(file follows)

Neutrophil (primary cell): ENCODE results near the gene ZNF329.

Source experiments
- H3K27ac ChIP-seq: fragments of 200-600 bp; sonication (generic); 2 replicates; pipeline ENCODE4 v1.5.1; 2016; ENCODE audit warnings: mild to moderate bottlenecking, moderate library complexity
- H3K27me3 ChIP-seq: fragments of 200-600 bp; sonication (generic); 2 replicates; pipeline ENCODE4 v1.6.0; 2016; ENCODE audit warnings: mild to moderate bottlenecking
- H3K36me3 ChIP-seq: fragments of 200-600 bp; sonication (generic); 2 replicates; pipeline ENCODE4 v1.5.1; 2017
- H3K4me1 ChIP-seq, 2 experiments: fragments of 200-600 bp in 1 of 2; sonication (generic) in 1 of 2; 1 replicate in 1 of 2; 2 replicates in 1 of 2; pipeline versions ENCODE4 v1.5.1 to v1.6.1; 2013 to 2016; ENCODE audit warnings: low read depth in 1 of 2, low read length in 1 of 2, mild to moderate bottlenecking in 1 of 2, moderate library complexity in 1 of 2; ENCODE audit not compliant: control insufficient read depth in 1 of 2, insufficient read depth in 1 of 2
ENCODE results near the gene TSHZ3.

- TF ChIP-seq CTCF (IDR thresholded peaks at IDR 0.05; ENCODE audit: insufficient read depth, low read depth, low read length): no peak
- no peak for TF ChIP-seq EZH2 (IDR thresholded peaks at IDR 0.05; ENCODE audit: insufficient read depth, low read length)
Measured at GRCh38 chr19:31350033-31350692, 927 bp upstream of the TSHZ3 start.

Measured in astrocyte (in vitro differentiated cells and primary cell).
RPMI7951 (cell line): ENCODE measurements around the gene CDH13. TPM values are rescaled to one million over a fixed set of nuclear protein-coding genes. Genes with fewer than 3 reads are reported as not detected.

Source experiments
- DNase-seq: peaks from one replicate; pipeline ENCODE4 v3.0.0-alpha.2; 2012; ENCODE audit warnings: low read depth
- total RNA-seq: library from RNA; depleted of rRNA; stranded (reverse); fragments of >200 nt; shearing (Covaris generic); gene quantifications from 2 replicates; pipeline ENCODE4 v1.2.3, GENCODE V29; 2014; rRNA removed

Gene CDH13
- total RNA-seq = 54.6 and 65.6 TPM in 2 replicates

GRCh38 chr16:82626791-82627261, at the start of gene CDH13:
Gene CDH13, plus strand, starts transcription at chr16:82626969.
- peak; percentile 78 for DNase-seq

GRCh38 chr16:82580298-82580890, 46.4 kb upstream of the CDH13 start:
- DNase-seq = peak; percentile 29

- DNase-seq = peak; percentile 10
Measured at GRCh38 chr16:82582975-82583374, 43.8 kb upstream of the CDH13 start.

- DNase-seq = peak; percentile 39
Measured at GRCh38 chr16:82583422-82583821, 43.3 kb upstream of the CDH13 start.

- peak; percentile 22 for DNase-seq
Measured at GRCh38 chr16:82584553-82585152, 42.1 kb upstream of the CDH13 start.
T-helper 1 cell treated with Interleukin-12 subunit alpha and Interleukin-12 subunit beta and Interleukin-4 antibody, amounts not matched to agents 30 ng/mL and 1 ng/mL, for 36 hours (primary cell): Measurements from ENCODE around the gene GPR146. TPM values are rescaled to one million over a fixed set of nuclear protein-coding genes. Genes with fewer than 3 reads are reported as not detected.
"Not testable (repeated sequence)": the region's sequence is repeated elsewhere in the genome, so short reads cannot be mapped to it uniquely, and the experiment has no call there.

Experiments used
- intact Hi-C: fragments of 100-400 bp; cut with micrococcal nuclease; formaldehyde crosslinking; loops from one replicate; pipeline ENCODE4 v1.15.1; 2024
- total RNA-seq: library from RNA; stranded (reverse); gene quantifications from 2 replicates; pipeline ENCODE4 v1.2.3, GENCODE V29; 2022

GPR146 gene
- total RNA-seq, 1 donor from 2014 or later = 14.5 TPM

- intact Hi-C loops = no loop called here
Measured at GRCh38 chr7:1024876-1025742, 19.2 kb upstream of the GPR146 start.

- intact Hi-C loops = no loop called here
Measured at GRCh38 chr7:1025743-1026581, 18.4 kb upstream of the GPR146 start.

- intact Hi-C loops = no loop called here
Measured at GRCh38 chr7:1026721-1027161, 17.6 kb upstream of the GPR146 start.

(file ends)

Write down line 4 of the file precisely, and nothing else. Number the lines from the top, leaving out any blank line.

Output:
- H3K27me3 ChIP-seq: fragments of 200-600 bp; sonication (generic); 2 replicates; pipeline ENCODE4 v1.6.0; 2016; ENCODE audit warnings: mild to moderate bottlenecking